Deep Renovation - New approaches to transform the renovation market
About 40 % of Europe's energy demand is generated by the need to heat, light and cool buildings. As nearly half of all European residential buildings were constructed before 1970, retrofitting existing homes to increase energy efficiency is just as important as building new zero-energy homes. Several EU projects are testing new ways to make renovations faster, better, cheaper and more energy efficient.
The Energy Efficiency Directive (EED) (Directive 2012/27/EU) and the revised Energy Performance Building Directive (EPBD) (Directive 2018/844) both contain provisions for increasing Europe's renovation rate.
The greatest challenge to reducing energy use in buildings lies in increasing the rate, quality and effectiveness of building renovation, since the current rate is merely 1.2 % per year. Effective renovation approaches need to be widely demonstrated and then replicated to ensure that the renovation rate rises to between 2 % and 3 % each year.
Research conducted at all levels
This CORDIS Results Pack focuses on seven EU-funded projects working with public and private actors. One initiative, EmBuild, collaborated with public authorities to establish effective long-term strategies that mobilise investment in energy efficiency renovations of their building stock.
The HERON project has developed a decision support tool that quantifies behavioural barriers to help policymakers improve model scenarios for future energy demand and increase the adoption rate of energy efficiency measures.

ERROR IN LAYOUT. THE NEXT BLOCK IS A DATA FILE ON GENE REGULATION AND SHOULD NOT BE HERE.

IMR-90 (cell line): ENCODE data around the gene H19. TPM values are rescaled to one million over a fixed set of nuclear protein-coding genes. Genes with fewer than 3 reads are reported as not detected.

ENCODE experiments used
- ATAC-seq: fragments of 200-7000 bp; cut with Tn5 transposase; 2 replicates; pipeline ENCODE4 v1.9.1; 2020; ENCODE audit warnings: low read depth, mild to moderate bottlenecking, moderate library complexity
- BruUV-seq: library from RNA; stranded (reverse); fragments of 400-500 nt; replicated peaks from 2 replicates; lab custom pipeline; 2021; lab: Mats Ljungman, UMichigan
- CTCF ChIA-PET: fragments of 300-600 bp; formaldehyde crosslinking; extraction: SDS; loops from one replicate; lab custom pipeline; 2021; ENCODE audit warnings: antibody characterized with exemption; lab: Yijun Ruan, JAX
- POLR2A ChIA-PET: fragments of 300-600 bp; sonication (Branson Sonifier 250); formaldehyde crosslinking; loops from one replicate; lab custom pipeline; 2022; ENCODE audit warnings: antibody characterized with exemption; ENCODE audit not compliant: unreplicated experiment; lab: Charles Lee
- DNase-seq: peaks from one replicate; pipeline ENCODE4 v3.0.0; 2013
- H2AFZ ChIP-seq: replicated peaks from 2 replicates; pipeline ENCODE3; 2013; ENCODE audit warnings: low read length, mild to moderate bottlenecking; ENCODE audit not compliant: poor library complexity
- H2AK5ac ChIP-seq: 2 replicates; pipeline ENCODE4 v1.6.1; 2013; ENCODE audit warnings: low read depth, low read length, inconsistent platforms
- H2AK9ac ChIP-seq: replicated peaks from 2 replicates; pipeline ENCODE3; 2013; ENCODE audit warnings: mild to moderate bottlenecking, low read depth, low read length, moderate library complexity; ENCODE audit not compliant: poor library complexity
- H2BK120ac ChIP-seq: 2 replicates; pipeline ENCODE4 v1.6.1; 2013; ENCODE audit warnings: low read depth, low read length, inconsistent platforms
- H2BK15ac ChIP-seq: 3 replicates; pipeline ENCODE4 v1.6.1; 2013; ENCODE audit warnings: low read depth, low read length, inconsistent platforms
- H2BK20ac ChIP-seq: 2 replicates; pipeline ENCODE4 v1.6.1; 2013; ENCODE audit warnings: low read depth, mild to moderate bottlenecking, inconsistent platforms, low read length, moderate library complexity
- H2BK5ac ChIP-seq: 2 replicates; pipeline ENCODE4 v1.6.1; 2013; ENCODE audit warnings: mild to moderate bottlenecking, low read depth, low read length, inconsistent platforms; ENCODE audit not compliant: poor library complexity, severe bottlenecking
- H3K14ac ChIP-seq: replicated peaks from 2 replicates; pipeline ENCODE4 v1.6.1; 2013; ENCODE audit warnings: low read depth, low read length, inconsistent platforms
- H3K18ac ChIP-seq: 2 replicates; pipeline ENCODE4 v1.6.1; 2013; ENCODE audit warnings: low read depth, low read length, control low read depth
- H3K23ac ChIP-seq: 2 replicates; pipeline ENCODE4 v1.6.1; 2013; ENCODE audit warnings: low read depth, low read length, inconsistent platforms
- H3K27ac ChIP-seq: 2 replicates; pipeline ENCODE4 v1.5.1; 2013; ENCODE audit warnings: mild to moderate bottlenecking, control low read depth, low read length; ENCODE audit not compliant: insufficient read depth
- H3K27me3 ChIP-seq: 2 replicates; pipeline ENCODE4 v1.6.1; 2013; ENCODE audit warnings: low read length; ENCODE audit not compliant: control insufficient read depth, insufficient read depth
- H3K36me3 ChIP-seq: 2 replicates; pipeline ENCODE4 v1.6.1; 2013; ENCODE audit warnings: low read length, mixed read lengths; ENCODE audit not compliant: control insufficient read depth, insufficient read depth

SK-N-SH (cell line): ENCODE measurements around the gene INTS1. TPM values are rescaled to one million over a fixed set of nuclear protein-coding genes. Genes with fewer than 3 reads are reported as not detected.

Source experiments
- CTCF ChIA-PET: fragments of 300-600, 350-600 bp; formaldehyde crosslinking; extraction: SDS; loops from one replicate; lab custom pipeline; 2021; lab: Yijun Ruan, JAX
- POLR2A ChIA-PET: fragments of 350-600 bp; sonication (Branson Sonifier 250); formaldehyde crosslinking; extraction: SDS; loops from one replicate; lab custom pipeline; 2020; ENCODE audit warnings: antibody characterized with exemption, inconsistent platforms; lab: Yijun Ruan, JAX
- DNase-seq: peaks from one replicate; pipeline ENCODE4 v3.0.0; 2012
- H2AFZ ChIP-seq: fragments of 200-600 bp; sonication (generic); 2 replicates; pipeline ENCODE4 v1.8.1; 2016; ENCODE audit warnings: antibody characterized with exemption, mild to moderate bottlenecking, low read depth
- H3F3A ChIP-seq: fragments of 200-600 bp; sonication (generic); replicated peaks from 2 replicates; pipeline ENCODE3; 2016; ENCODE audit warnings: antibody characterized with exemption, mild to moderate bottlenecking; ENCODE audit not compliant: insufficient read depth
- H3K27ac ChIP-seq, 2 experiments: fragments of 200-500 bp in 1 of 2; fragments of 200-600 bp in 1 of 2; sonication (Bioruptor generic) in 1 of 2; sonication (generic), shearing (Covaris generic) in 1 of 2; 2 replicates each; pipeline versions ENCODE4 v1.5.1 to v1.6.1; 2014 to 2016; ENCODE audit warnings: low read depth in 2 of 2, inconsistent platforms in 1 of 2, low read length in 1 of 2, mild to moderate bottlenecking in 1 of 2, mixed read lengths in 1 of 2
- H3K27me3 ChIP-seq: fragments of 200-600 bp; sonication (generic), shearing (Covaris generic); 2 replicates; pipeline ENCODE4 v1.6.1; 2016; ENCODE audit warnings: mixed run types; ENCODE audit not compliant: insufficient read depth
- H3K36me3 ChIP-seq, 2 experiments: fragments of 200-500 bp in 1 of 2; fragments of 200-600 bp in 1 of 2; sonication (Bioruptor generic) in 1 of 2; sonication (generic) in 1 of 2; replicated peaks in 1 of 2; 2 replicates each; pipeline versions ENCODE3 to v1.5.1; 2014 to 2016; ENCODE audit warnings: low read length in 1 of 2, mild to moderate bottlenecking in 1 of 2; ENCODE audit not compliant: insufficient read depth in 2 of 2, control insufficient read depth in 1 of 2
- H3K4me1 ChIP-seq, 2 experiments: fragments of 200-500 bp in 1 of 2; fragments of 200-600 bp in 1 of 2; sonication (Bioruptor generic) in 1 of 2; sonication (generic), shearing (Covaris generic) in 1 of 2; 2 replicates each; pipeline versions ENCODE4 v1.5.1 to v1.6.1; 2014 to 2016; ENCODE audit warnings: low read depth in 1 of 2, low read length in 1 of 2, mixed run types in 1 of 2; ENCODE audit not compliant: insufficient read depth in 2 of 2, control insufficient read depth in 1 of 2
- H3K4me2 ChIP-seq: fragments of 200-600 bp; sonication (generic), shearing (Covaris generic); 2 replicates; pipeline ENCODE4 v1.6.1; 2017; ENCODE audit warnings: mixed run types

Meanwhile, NewTREND created an integrated approach to reduce disparities between the estimated and actual energy performance of building renovations, while exploiting the potential synergies of working at neighbourhood level. The REFURB project worked at the regional level to remove the obstacles currently preventing householders from progressing with energy refurbishments to create a zero-energy home.
Thanks to RentalCal, investors and building owners have a tool to support them in deciding whether to invest in energy-efficient refurbishments in the private rental market. The TRANSITION ZERO project sought to establish the correct market conditions to enable net zero-energy whole-house refurbishments on an industrial scale in France and the United Kingdom, building on the Energiesprong approach pioneered in the Netherlands.
Finally, under URBAN LEARNING, eight European cities worked together to improve their governance structures and integrate energy aspects into their urban design and planning processes.
All these projects demonstrate innovative tools and processes that can positively contribute to more cost-effective, higher quality, and faster deep renovations of buildings involving less disturbance to the residents. They also show that reducing the energy consumption of Europe’s building stock requires closer cooperation of governments, local authorities, the construction sector as well as home owners.